Amidst budget distress and fiscal austerity, African states face perennial barriers to accessing post-disaster public finance for humanitarian relief and response operations. Such activities are prime targets in development institutions’ attempts to discipline the unruly zone of public finance in Africa, ostensibly beset with inefficiencies, rent-seeking, and corruption. This talk illustrates the stakes of “disaster sovereignty” – the terms on which disasters are declared and adjudicated, aid modalities and beneficiaries determined, state resources distributed, and debts accrued – for postcolonial economic geography. I counterpose two institutional technologies through which African states are accessing disaster risk financing: the African Risk Capacity (ARC), a sovereign mutual insurance pool in which insured states own equity shares, and World Bank loans with Catastrophe Deferred Drawdown Options. Drawing on interviews, institutional records, and operational documents, I argue that ARC’s appeal has been limited by its surveilling and disciplinary design, with payments adjudicated by external calculative devices and relief distributions governed by strict conditions. Meanwhile, increasingly popular World Bank loans imposing fewer conditions can also be used to finance Covid-19 response. While such loans appear to promise greater short term disaster sovereignty to borrowers, they simultaneously exacerbate the danger of ballooning climate- and Covid-debt traps.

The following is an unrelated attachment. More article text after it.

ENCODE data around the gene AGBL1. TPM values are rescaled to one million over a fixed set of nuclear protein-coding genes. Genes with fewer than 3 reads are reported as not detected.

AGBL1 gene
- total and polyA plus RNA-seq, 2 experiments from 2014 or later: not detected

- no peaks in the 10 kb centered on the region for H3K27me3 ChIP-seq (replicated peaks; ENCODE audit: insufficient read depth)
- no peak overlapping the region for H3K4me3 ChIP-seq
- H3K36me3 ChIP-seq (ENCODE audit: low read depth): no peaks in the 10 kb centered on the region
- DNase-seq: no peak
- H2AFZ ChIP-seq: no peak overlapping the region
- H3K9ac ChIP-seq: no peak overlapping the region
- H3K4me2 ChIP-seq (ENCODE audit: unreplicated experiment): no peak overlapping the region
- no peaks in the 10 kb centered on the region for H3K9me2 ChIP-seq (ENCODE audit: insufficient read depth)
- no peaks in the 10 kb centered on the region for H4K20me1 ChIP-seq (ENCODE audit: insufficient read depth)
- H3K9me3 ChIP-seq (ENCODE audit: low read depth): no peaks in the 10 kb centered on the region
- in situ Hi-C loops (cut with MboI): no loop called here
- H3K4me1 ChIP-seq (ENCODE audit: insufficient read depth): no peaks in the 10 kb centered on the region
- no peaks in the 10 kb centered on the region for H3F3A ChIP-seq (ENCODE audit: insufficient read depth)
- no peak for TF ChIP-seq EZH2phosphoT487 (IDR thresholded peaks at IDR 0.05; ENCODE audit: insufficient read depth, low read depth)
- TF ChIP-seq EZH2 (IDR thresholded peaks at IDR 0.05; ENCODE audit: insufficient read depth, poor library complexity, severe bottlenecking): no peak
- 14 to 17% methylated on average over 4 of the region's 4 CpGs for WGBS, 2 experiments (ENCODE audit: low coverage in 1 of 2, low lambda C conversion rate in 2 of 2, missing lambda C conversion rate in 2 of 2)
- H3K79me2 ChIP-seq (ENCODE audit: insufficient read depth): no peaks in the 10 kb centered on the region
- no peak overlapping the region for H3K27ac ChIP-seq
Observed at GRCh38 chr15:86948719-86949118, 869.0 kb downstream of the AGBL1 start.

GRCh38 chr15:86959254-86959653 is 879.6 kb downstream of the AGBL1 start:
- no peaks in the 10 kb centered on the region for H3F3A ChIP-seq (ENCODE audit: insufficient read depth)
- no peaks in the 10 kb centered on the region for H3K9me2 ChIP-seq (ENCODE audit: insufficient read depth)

Speaker: Leigh Johnson, University of Oregon, USA
Leigh Johnson is an Assistant Professor in the Geography Department at the University of Oregon. An economic and human-environment geographer, her research focuses on attempts to manage disaster risks and compel climate adaptation through insurance and related financial instruments. She has published on the growth of catastrophe bond markets, sovereign insurance pools, and index-based insurance for smallholder farmers. Johnson holds a Ph.D. in geography from the University of California, Berkeley (2011), and was previously a lecturer at the University of Zurich.